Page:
Wednesday, March 21, 2012

Dowlonega Nights...

So we really went to Dahlonega, GA and its really pronounced Dah-lon-ah-ga but since we were headed deep into the heart of Nascar Country, it seems only fitting that I stick with the title I thought of long before we departed WV.

Originally, I had March 18th circled on my calendar as the anticipated kickoff to the 2012 race season, but that changed in mid January when JR threw out an invite to the team to join him at Southern Cross on February 25th. It was the final installment of the 2011 Ultra Cross Series and the first event of the 2012 series as well. Since I made excuses to not do the Hillybilly Roubaix this past year (and have kicked my own butt for doing so ever since), I knew that I had to make the commitment to take on this challenge or feel even worse about myself for not trying it.

The plan was to depart Thursday, pre-ride Friday, race Saturday, and travel home Sunday. Mike Vanderberg, JR Petsko, and James Braswell were already loading the totally pimp Pathfinder of WV van when I arrived at the meeting place. Im almost 40 and I must admit, I felt like a little kid, beaming with pride as we rolled down the interstate and I would catch other motorists checking out our sweet ride. A huge, I MEAN HUGE, thank-you to the awesome folks at the Pathfinder shop for their generosity. I’ve done other big races in far away places but I was super nervous as we started our trip south. This was my first trip with the new crew and I was so afraid they weren’t going to stop often enough for me to eat. Seriously, I wasn’t concerned about the race or about my performance, I was honestly worried that I was going to be eating nuts and berries and whatever else I could manage to scrape out of the carpet of the van for the 10 hour trip. I begged Amy to bake a double batch of chocolate chip cookies to take along for the ride (and being the best girlfriend in the world, she did…). I had my backpack stuffed with extra Honey Stinger Strawberry Waffles, Little Debbie Cosmic Brownies, a pound of fudge, 5 Chocolate bars, fruit chews, crackers, and whatever else I grabbed on my way out of the kitchen. I was the fat kid at summer camp with a footlocker full of junk food.

The trip south proved to be uneventful. We stopped in Princeton for lunch around 1:30 which made me very happy. I ate 3 crispy chicken sandwiches, 3 cheesy cheddar burgers, a small fry and a Dr. Pepper…. Good to go for about 4 hours I figured. We made a final stop in Bristol for fuel (almost cost as much as my lunch) and we arrived in Dahlonega, Georgia at 7:30 PM to 76* temps. We checked in at the Hiker Hostel and headed out to town for dinner at Caruso's and the bottomless bowl of pasta. Yeah, I officially survived day 1!

Friday morning, hosts Josh and Leigh, started the day with a delicious breakfast of scrambled eggs, Belgian waffles, oatmeal, grits (if you chose to partake which I didn’t), OJ, apple juice, and coffee. We shared the tables with a mixed crew of cyclists and hikers and it was interesting to listen to the stories that were being shared. After breakfast, the transport vehicles were shuttling the hikers to various drop offs and when things settled down, it provided the perfect opportunity to have a look around. The Hiker Hostel was a new construction log cabin in a hardwood forest just off the highway. You really could not ask for a nicer location to spend the weekend at. By 10am we were off to the start area to do a little reconnaissance of first part of the course. The cross course was staked out, so we decided to try to figure it out to get the full effect. Less than a mile into the ride, I watched Mike catch a little air off a little lip (and thought “I wish I had those kind of balls”) and proceed to involve himself in an acrobatic aerial crash where rider flew one direction and bike flew in the other direction (and I thought to myself “that’s why I don’t”). He hit the ground hard enough to open the can of coke he had stashed in his back jersey pocket. Later he noted that he crushed his coke but didn’t even bruise his banana in the pocket next to it. Having an up close and personal view of the event, he was very lucky to manage to survive with no real injury or mechanical malformation. We rode an hour out on the course and managed to climb 2500’ in the first 12 miles. We turned around and made it back in just 40 minutes… ahh the benefits of gravity. We headed back to the Hostel and cleaned up and headed back to town for lunch. Smokin' Gold BBQ was, in my opinion, some of the best barbeque I’ve ever eaten. Back to the hostel for a little R&R and bike cleaning and preparation. Dinner that night was at Pueblo's and I think we were all pleasantly surprised at how tasty the food was. I knew going into the restaurant that I was likely giving up any opportunity to have reliable drafting help all day but man do I love Mexican cuisine. We were 4 for 4 with delicious meals so far and I had officially survived my second day on the road.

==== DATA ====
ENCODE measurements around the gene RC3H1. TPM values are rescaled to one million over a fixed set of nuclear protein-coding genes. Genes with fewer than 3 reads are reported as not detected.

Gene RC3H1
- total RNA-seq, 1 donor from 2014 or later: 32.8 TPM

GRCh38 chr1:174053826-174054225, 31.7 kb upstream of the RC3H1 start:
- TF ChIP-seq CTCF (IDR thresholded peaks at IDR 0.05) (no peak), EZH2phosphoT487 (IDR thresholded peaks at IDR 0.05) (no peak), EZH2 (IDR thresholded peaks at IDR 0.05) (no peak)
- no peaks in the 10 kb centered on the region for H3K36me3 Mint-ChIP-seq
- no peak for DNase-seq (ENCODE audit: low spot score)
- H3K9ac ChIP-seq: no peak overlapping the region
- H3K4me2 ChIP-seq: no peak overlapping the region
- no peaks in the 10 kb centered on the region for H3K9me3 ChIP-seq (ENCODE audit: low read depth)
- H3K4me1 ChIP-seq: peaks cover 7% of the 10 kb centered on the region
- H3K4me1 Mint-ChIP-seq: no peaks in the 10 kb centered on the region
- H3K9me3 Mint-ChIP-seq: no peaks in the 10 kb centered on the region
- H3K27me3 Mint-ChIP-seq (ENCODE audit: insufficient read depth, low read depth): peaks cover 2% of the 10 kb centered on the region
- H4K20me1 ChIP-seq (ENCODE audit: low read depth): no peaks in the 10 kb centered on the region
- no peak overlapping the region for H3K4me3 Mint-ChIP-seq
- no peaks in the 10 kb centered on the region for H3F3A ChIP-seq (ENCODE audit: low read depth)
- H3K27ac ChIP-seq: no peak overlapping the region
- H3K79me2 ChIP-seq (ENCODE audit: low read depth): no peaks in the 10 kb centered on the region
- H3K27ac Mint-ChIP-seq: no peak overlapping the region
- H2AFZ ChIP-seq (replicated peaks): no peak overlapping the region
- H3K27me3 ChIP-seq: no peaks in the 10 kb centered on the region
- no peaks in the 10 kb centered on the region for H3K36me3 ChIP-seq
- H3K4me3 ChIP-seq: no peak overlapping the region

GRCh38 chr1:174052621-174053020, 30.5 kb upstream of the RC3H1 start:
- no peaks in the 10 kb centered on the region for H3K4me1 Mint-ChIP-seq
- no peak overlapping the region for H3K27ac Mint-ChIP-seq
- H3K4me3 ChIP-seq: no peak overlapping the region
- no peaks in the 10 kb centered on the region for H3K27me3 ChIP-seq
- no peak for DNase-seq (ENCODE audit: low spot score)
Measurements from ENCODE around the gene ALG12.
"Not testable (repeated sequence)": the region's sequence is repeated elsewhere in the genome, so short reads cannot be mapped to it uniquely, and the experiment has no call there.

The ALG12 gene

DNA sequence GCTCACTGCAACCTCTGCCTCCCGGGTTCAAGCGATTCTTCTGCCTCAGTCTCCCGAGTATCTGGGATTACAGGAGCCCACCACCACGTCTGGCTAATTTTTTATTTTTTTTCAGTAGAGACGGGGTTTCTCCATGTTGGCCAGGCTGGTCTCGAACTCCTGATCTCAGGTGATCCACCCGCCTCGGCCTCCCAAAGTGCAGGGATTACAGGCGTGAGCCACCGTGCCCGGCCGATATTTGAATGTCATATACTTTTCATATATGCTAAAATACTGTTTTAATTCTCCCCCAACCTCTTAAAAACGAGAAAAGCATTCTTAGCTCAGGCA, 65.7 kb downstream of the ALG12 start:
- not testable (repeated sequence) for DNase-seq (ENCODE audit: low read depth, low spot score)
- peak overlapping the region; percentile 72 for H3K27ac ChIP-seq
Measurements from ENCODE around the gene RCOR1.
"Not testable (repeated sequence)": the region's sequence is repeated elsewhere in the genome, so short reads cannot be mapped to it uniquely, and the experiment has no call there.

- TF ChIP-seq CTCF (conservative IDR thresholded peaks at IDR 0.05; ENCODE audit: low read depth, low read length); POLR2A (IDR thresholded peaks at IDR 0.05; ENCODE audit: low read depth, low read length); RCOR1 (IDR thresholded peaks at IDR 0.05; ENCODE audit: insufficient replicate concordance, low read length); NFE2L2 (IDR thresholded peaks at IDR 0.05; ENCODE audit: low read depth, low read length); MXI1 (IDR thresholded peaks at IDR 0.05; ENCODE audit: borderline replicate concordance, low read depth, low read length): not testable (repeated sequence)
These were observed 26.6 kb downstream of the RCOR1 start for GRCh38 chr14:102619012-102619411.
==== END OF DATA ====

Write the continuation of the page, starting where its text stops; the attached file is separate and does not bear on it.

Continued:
Saturday came early and the temps had dropped significantly since the evening we arrived. Breakfast was again delicious and the French toast and oatmeal was perfect fuel for what laid ahead. At this point, the guests at the hostel were all cyclists with almost all of us in town for Southern Cross. Again, the conversations were entertaining to say the least but you could sense a level of nervousness around the table. For me, I was ready to go, it was race day and I had yet to feel the hunger I feared, so all was right with the world. We turned a lot of heads as we rolled into the parking lot at Montaluce Winery Saturday morning. We set up our Cannondale Team Tent next to some of the Pittsburgh crew and their Dirt Rag Magazine tent. Literally within minutes, riders were stopping by to get advice and tech support as if we were the lead out train for Jeremiah Bishop or Tim Johnson. We LOOKED pro, even if I WAS eating cosmic brownies and fruit chews by the handful. We all talked about what to wear in the brisk temps and whether it was better to be warm climbing or cold descending. I opted for long sleeve jersey and base layer and just my bibs on my legs. (perfect option for me as I never felt too hot and was always able to spin a little on the descents to keep from getting too cold). I threw an extra tube in one pocket, my cellphone in another, and 6 Strawberry Honey Stinger waffles in the middle and pedaled over to the starting area. I was a little late to the starting area so I was mired in the back of the field. I knew I wasn’t going to win the race in the CX section so I figured I would just be patient and try to make up the ground out on the road. I knew there was a lot of climbing to be done so I just kept my tempo a little higher than the rest and slowly started picking people off as we went. I lost track somewhere after 50 as to the number of people who I passed. I felt surprisingly good on the climb, especially the steeper parts that we avoided on Friday. The 10.4 miles and 2550’ seemed to pass by and I was amazed at how good I felt. I’d hoped I would catch up to one of my teammates on the long climb for company, but even though I thought I saw one coming back a time or two, it was always just another rider in a similar blue kit. We started descending and I found myself to be very cautious. Too cautious to be honest as 3 of the people I had just passed as we topped the climb caught and dropped me on the early part of the downhill. Towards the very bottom, I was caught by a 4th rider just as we hit the pavement and we hammered it out along the paved downhill section. We swapped the lead a few times and on an ever so slight roller I swung off to let him have a pull and he was gone. Not sure where he went or what he did but he was gone from sight. I put my head down and started pedaling again and caught the first of the 3 riders from the top of the hill. We hit the base of the second hill and the reappearance of the dirt roads working together. He’d lead and work his way through a group of riders then I would take the lead and work through some more. After about 15 minutes we caught the other 2 riders who dropped me and the back rider told his partner “watch out, here comes “horsepower”. Inside I just kind of laughed because I’m usually only associated with the posterior portion of a horse. The 4 of us started working together just as I recognized the distinct blue jersey with 1 black and 1 white sleeve. No mistaking it, this was a teammate I’d finally caught up with. James jumped on and worked with us for a little while as we started catching more and more groups of riders. I suspect he went a little hard in the early part because he finally settled into his own pace and the 4 of us went on without him. Within a few minutes I had lost 2 others on the climb but worked my way up to a guy on a single speed and we climbed on. On a particularly heavily graveled section the last of the guys to drop me on the downhill got dropped and I did my best to hold the wheel of the SS rider just in front of me. After topping the second big climb I pulled away a little bit on the ridge and thought I recognized JR up ahead. Every bend I seemed to be closing ground and I finally caught up to him on the top of the final climb. Try as I might, there was no staying close to the guy on the SS mtb with skinny tires. He bombed down the hill like a man possessed. I was atleast close enough to see him at the bottom as we left the last of the dirt roads behind and got to ride the pavement all the way back to the winery. Just in front of me were a pair of teammates and a quick look over my shoulder showed me that JR was not far behind. I knew I could jump on their wheel and ride with them all the way but I sat up a little and JR closed it down and we hooked up for the final push to the finish. We pedaled on and caught the 2 teammates and another rider or two and we worked together as best we could. But like the rest of them, JR and slowly put them behind us and started closing ground on the riders in front of us. A few quick turns and all of a sudden we were greeted by a bastard of a hill. It was short and not that steep, but for some reason it just broke my spirit and I had to dig deep to not get frustrated and get off the bike. JR was hurting and he told me not to wait but I was hurting too and I knew that I was still better off working with him than out in front of him alone so we climbed together. Putting that hill behind us finally, we pushed on, catching a few more riders and finally the entrance to the winery was in sight. We made the turn with about 50 miles of racing in our legs but we knew the worst was still ahead. As you leave the road one last time, there was an absurdly steep run up. (I saw video on Youtube of someone riding it but that point it was hard enough for me to walk the bike up let alone pedal up.) The only good thing about the hill was that this is where they chose to have the beer hand ups. Never has a beer tasted so good on the palette as that one did. JR and I rode/pushed the CX course together. It hurt like hell to climb but I realized just how much it hurt to remount every time, so on the last little kicker, I decided that I was either riding the hill or walk all the way to the finish. JR opted to run up the hill which was the reason I finished just ahead of him in the final standings in 54th place out of 300 registered entrants. Mike was already finished (33rd) and was holding and empty beer can that he had somehow managed to snag at the beer hand up. I thought I should have done that but I guess he’d proved the day before he bigger balls than me and to the winners go the spoils. JR (55th) was right behind me and the 3 of us headed to the van for some fresh water. When we got to the van, our tents looked like I felt, total wrecks. I guess we weren't the only things that suffered in the wind that day.  A few minutes after we finished James (75th) rolled in and we had all successfully completed the 52 mile race in under 4 hours. All and all, I think we represented the Dynamic Physical Therapy powered by Pathfinder team well and hopefully these early successes are a sign of more to come as the racing picks up later this spring. We left early on Sunday morning, before breakfast was even served, and we headed on down the highway. We stopped a couple of times for fuel, once to eat (it was ok, I still had my leftover pizza from dinner the night before), and we were back home in the mountain state by dinner. I couldn’t believe I made it home and didn’t look or feel malnourished, SUCCESS!!! Although extremely tired and sore, I can’t wait to go back and do it again next year. What a blast!